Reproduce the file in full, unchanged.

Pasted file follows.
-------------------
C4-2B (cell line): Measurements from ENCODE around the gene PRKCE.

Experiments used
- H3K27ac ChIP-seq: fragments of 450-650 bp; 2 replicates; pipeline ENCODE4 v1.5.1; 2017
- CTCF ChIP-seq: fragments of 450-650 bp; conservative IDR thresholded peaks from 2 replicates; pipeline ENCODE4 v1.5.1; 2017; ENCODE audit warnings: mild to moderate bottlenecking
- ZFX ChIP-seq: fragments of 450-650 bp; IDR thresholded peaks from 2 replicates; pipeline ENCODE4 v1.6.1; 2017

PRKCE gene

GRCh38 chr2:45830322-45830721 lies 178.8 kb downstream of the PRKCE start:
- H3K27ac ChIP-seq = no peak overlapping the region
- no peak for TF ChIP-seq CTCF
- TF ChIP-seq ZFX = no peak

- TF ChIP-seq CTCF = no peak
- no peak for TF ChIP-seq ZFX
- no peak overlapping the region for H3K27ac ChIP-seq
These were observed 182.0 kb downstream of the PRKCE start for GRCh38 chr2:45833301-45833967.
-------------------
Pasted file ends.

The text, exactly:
C4-2B (cell line): Measurements from ENCODE around the gene PRKCE.

Experiments used
- H3K27ac ChIP-seq: fragments of 450-650 bp; 2 replicates; pipeline ENCODE4 v1.5.1; 2017
- CTCF ChIP-seq: fragments of 450-650 bp; conservative IDR thresholded peaks from 2 replicates; pipeline ENCODE4 v1.5.1; 2017; ENCODE audit warnings: mild to moderate bottlenecking
- ZFX ChIP-seq: fragments of 450-650 bp; IDR thresholded peaks from 2 replicates; pipeline ENCODE4 v1.6.1; 2017

PRKCE gene

GRCh38 chr2:45830322-45830721 lies 178.8 kb downstream of the PRKCE start:
- H3K27ac ChIP-seq = no peak overlapping the region
- no peak for TF ChIP-seq CTCF
- TF ChIP-seq ZFX = no peak

- TF ChIP-seq CTCF = no peak
- no peak for TF ChIP-seq ZFX
- no peak overlapping the region for H3K27ac ChIP-seq
These were observed 182.0 kb downstream of the PRKCE start for GRCh38 chr2:45833301-45833967.